How to Clean Shellac
Shellac, known for its nontoxic qualities and color varieties, requires routine cleaning to inhibit grime buildup from penetrating it. It is a quick-drying finish used to seal wood furniture and protects wood from moisture loss, splitting, warping and cracking.
Things You Will Need
- Terry cloth rags
- Cotton swab
- Mineral spirits
- 1/4 tsp. mild soap
- Clean towel
Although shellac enhances hues, this hard-drying finish eventually becomes soiled. Shellac finish accumulates oily smudges and loose dust fragments, which detract from the finish.
Wipe a dry terry cloth rag over the shellac finish to remove dust particles. Always wipe the finish with a clean portion of the terry cloth rag.
Immerse a clean cotton swab in mineral spirits. Rub the cotton swab onto an inconspicuous portion of the shellac finish to test the shellac’s solubility. If the mineral spirits damage or soften the shellac finish, do not clean any further.
Moisten a fresh terry cloth rag with mineral spirits if the shellac was unharmed by the mineral spirits in the previous step. Wipe the terry cloth rag over the finished wood to remove additional soil and buildup. Let the shellac air-dry overnight.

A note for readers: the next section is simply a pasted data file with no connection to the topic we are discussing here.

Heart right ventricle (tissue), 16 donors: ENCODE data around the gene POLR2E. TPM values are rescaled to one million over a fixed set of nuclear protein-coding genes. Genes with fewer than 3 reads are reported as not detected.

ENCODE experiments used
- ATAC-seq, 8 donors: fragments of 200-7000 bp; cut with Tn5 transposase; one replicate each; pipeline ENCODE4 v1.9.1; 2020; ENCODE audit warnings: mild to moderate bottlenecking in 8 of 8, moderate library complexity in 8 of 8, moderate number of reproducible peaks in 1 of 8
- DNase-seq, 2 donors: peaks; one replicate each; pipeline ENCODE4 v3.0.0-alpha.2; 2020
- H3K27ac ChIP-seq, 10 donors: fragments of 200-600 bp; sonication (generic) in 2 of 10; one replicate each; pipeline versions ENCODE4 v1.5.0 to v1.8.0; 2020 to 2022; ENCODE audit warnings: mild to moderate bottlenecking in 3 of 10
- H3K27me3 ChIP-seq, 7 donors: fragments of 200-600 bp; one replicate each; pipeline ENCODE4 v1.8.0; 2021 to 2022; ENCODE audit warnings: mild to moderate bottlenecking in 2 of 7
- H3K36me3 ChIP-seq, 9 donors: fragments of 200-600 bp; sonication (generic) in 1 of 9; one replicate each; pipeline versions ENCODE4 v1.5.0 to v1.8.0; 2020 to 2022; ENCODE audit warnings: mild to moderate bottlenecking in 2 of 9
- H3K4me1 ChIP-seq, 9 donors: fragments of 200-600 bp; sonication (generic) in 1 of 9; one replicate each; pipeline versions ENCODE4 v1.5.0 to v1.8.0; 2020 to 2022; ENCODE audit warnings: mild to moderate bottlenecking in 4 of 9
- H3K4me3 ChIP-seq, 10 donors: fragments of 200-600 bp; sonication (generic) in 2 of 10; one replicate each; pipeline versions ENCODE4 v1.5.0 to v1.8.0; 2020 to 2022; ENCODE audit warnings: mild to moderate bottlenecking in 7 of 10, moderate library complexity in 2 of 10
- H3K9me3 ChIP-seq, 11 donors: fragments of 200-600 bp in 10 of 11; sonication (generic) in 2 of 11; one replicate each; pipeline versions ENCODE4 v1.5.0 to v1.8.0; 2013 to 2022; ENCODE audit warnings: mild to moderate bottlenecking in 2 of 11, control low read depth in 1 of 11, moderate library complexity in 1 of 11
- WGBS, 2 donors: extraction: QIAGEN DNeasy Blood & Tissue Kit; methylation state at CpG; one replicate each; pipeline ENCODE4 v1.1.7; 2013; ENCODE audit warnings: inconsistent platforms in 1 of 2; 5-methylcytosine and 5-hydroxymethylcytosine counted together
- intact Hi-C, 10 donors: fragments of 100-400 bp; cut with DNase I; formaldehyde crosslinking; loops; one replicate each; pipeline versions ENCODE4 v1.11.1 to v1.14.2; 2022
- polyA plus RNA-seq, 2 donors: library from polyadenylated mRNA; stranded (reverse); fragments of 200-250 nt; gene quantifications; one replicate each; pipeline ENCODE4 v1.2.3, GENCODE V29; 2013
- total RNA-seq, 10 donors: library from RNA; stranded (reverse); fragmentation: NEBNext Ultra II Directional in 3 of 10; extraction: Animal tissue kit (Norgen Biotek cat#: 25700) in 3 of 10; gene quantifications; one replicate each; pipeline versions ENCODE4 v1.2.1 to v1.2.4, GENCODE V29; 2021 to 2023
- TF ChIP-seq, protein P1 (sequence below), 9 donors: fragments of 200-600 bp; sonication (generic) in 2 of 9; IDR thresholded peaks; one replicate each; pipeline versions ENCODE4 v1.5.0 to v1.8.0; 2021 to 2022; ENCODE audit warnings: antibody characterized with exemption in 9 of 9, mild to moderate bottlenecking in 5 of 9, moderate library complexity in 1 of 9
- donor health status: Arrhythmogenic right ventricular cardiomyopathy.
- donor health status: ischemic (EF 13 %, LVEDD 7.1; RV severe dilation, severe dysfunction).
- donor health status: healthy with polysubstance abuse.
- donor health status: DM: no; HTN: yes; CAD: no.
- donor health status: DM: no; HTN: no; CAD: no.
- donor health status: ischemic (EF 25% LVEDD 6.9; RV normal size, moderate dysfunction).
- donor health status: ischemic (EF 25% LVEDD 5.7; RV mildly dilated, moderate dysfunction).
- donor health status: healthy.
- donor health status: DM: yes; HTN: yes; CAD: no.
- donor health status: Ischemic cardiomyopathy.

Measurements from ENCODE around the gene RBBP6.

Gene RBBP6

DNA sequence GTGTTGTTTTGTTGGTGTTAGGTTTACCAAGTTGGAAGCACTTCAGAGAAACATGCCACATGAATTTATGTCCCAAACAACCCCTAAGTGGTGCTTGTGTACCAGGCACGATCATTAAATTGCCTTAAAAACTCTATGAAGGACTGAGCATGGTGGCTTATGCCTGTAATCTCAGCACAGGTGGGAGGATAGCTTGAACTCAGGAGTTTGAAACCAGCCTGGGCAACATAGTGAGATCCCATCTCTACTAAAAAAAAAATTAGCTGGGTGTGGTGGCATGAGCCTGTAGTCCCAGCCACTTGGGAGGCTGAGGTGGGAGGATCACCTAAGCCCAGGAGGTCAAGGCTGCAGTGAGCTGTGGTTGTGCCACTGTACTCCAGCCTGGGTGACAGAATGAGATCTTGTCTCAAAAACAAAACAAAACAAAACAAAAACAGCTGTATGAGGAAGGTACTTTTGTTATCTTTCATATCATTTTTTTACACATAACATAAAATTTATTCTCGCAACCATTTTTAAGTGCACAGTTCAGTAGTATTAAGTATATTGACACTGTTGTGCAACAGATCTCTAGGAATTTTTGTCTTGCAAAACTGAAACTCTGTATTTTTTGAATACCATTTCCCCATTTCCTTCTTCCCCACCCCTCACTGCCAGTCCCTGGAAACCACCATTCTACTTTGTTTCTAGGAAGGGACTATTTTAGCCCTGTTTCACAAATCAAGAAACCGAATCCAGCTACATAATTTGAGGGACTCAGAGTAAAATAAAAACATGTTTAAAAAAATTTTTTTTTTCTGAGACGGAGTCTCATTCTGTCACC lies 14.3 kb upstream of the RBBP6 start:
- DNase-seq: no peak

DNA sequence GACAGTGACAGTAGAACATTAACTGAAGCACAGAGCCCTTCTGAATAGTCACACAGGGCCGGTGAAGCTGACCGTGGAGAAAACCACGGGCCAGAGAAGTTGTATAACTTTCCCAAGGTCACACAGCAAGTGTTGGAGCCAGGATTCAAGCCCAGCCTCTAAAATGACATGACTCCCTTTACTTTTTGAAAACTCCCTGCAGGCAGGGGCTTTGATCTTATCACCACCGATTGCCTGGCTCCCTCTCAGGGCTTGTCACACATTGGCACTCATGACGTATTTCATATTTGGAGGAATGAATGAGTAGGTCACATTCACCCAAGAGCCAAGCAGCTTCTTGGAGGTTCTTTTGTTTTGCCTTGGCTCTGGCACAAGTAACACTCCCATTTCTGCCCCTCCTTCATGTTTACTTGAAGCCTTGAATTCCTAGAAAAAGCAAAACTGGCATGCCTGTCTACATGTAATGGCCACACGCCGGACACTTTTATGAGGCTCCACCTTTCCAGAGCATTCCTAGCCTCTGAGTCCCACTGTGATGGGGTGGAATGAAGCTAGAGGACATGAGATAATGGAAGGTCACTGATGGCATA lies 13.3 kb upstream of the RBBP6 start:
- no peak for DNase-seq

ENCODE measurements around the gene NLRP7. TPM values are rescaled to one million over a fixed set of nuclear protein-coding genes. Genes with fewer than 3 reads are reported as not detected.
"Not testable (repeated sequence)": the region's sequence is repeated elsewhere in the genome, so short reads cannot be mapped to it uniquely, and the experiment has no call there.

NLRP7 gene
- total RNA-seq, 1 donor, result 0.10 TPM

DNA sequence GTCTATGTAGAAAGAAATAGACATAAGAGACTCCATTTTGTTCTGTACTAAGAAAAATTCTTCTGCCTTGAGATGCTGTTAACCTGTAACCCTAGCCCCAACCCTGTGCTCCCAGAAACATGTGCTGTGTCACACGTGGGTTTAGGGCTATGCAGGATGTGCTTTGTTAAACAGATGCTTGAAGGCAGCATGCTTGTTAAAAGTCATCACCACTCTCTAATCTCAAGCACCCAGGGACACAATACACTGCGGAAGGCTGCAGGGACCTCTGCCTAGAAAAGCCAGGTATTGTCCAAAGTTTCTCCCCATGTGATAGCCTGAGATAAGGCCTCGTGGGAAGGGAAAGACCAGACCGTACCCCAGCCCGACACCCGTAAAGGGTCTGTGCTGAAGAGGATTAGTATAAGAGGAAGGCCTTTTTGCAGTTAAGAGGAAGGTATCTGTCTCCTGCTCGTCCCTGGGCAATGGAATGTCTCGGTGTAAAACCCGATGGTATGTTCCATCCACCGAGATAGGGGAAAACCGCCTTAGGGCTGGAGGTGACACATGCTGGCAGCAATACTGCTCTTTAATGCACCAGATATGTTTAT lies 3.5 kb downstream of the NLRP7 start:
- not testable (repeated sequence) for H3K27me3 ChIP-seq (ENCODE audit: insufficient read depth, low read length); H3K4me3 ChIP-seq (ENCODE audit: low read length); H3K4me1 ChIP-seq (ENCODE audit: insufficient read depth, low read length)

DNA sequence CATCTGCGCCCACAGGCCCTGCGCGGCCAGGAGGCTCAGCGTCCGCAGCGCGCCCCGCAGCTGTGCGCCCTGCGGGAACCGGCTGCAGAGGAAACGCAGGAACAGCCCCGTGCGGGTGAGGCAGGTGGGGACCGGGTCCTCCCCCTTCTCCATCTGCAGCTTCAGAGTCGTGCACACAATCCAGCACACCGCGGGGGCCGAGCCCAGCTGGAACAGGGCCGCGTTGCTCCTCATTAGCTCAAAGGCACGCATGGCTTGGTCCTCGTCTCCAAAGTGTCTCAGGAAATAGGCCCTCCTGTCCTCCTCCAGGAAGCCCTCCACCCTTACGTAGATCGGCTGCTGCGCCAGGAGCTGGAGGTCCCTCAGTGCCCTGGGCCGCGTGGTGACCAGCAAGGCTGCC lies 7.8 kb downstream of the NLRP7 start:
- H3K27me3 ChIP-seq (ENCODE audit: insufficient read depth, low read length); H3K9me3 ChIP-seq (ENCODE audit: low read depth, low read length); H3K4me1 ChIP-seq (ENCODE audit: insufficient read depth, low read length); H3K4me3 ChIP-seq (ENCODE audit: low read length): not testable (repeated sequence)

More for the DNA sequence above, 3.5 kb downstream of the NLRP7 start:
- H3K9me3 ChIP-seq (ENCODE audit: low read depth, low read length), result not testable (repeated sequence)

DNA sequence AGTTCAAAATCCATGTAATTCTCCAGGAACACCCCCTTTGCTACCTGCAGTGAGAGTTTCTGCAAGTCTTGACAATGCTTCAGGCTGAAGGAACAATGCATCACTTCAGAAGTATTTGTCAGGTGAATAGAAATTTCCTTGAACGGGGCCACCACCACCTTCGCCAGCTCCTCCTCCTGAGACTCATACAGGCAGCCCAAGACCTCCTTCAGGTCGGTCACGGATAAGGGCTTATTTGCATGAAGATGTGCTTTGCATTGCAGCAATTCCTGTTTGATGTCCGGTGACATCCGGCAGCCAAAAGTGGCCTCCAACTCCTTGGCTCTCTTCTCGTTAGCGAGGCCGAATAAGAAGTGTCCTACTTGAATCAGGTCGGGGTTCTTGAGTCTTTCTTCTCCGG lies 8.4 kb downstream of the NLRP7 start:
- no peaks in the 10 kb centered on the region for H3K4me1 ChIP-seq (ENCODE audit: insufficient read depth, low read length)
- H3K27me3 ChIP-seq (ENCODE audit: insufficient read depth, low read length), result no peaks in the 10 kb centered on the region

Examine the shellac finish for stubborn dirt. If any soil remains on the shellac, mix 1/4 tsp. of detergent-free, mild soap with 1 qt. of warm water.
Dampen a fresh terry cloth rag in the mild solution. Wring out the dampened rag, and wipe down the shellac. Clean all stubborn buildup off the shellac.
Moisten another fresh terry cloth rag with fresh water. Wring out the moistened rag, and wipe down the shellac to rinse off the soapy residue.
Dry the shellac finish thoroughly with a clean towel.
Do not clean cracked, flaking or other damaged shellac.
Do not clean shellac with detergent.
Do not apply excess water to shellac.
- Do not clean cracked, flaking or other damaged shellac.
- Do not clean shellac with detergent.
- Do not apply excess water to shellac.
April Dowling first started writing in high school and has written many news articles for newspaper and yearbook publications. She is currently pursuing a career as an online writer and affiliate marketer. Dowling writes for several websites and keeps many blogs.